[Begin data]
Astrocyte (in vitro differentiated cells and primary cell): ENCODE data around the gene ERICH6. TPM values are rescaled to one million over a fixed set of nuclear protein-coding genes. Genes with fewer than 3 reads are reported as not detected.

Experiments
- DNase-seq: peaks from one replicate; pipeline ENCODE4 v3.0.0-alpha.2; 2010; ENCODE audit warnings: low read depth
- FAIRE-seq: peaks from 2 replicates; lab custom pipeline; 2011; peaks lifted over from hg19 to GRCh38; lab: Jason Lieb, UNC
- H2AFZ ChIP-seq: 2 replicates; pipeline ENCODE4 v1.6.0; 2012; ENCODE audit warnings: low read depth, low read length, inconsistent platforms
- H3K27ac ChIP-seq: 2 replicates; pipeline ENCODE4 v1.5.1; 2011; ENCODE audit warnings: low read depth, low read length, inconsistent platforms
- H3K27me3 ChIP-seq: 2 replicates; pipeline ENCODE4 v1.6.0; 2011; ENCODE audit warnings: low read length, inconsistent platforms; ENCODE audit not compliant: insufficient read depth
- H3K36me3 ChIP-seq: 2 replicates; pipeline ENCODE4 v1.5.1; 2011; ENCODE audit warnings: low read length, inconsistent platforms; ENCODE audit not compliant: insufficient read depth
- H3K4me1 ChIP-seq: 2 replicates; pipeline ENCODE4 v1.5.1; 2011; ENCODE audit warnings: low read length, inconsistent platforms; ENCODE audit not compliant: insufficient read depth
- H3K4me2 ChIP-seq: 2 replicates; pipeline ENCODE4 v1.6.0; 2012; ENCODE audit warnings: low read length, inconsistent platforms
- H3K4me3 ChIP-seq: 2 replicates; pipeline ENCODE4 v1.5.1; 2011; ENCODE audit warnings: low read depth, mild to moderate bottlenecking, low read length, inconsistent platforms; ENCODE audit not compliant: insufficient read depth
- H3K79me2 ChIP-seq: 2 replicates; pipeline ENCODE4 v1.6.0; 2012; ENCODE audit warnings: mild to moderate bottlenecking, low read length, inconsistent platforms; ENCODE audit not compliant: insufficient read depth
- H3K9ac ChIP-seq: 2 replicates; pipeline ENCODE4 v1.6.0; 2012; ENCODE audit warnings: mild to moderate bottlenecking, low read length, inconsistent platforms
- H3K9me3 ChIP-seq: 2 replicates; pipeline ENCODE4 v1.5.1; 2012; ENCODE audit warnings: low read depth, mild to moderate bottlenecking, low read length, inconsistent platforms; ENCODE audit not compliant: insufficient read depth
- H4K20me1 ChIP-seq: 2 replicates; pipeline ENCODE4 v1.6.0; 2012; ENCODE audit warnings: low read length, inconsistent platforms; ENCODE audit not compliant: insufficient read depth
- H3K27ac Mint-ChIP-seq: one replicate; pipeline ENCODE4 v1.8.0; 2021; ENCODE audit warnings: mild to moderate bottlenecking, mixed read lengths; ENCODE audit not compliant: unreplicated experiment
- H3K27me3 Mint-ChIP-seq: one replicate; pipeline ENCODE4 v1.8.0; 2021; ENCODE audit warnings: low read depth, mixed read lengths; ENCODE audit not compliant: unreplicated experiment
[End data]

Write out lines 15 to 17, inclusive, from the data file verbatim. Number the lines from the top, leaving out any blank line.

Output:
- H4K20me1 ChIP-seq: 2 replicates; pipeline ENCODE4 v1.6.0; 2012; ENCODE audit warnings: low read length, inconsistent platforms; ENCODE audit not compliant: insufficient read depth
- H3K27ac Mint-ChIP-seq: one replicate; pipeline ENCODE4 v1.8.0; 2021; ENCODE audit warnings: mild to moderate bottlenecking, mixed read lengths; ENCODE audit not compliant: unreplicated experiment
- H3K27me3 Mint-ChIP-seq: one replicate; pipeline ENCODE4 v1.8.0; 2021; ENCODE audit warnings: low read depth, mixed read lengths; ENCODE audit not compliant: unreplicated experiment